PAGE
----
|Science & Medicine||135|
Point of Inquiry is the Center for Inquiry's flagship podcast, where the brightest minds of our time sound off on all the things you're not supposed to talk about at the dinner table: science, religion, and politics. Guests have included Brian Greene, Susan Jacoby, Richard Dawkins, Ann Druyan, Neil deGrasse Tyson, Eugenie Scott, Adam Savage, Bill Nye, and Francis Collins. Point of Inquiry is produced at the Center for Inquiry in Amherst, N.Y.
June 25th, 2012
Episode 337 of 567 episodes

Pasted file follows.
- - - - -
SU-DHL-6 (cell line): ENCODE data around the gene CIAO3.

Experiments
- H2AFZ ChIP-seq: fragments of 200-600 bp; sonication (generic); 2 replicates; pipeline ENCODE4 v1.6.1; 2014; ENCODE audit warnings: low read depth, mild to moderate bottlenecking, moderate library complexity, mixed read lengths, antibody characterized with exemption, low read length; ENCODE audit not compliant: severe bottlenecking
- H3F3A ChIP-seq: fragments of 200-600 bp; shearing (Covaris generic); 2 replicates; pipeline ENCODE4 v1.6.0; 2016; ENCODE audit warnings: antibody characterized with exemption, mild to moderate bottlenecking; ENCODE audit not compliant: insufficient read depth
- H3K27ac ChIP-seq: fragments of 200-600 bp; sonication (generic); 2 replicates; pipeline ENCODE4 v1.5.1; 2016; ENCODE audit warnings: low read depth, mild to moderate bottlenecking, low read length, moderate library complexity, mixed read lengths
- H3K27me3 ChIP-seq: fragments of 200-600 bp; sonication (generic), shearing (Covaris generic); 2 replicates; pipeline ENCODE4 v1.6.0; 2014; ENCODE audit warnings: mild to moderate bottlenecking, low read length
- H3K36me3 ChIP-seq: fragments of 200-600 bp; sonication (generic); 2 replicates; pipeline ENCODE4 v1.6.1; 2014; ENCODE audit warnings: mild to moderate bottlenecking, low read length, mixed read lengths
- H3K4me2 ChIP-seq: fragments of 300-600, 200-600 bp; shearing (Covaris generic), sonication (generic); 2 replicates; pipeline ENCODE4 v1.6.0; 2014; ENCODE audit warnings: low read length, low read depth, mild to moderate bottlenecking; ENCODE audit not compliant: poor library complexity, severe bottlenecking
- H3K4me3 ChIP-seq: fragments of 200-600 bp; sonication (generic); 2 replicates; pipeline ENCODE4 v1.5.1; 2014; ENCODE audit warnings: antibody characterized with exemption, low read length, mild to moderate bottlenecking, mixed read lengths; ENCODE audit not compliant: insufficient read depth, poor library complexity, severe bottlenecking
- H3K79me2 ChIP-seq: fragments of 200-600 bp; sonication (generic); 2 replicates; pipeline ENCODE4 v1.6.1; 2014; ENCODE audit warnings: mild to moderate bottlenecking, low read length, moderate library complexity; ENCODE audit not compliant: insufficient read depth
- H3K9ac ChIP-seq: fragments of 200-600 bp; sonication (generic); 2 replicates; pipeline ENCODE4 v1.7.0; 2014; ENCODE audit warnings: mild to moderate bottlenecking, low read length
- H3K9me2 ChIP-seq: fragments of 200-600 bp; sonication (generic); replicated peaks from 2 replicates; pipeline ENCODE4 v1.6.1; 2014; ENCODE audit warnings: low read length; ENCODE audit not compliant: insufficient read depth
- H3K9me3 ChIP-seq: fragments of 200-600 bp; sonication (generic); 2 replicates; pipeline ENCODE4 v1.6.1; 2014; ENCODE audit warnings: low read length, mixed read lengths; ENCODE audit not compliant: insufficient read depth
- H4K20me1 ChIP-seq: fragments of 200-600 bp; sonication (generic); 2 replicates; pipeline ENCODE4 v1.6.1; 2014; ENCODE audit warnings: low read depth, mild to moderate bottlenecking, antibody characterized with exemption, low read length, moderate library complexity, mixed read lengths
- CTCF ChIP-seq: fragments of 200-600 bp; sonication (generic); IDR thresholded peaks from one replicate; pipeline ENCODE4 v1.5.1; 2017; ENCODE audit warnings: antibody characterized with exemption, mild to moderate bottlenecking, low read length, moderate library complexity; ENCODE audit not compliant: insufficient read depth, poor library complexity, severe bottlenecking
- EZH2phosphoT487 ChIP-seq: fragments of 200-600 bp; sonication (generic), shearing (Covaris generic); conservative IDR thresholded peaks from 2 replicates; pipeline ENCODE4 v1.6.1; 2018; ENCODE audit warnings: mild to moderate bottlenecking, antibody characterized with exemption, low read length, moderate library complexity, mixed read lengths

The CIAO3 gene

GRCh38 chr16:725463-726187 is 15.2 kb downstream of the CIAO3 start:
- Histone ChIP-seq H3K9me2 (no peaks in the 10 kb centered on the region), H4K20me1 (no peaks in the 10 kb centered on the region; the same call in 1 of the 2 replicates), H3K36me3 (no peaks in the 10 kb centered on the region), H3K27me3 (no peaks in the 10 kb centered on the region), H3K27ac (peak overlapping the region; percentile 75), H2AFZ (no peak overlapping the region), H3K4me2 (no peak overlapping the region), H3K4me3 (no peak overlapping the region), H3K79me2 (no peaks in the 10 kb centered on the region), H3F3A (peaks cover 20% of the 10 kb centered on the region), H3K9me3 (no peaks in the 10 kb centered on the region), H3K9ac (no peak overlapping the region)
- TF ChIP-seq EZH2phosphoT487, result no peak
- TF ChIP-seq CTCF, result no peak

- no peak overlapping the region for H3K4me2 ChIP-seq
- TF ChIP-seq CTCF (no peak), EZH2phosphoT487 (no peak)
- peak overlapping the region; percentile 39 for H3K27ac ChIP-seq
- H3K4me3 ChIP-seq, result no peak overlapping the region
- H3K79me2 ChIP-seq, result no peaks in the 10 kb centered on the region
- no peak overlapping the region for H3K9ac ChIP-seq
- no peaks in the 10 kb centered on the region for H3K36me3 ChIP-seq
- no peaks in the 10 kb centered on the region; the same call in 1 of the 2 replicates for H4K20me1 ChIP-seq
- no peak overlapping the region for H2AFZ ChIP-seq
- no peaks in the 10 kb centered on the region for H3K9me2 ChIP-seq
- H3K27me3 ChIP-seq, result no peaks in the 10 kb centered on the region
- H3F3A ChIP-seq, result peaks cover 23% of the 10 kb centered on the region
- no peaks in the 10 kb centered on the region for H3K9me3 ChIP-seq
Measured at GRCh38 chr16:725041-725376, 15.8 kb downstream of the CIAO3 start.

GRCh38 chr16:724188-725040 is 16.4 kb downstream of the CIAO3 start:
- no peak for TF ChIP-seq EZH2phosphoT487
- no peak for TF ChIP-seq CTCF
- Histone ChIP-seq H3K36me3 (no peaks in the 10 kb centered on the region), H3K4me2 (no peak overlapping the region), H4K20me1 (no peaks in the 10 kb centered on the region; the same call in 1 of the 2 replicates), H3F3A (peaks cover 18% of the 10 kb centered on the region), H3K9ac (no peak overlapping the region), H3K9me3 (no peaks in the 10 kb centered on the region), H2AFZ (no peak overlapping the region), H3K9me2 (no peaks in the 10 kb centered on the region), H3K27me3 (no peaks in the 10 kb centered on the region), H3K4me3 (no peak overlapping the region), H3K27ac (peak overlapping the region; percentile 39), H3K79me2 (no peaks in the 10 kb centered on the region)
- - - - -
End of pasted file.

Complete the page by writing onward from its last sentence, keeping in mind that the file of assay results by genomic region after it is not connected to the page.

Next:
Host: Indre Viskontas The idea that science moves forward by carefully peeling back layers of the onion of truth, one by one, in a deliberate fashion, is so prevalent that it borders on cliche. But the truth is that running scientific experiments often feels more akin to dipping a cup into a bottomless well of information: each new study simply raises more questions than it answers. Although scientific knowledge is vast, ignorance, or what's left to learn, dwarfs what we think we know. Exploring this boundless frontier, neurobiologist Stuart Firestein explains how ignorance, rather than facts, drives science. Stuart Firestein is the Chair of Columbia University's Department of Biological Sciences where he studies the vertebrate olfactory system, possibly the best chemical detector on the face of the planet.Dedicated to promoting the accessibility of science to a public audience Firestein serves as an advisor for the Alfred P. Sloan Foundation's program for the Public Understanding of Science. His popular course at Columbia University served as the basis of his new book Ignorance: How it Drives Science published by Oxford University Press.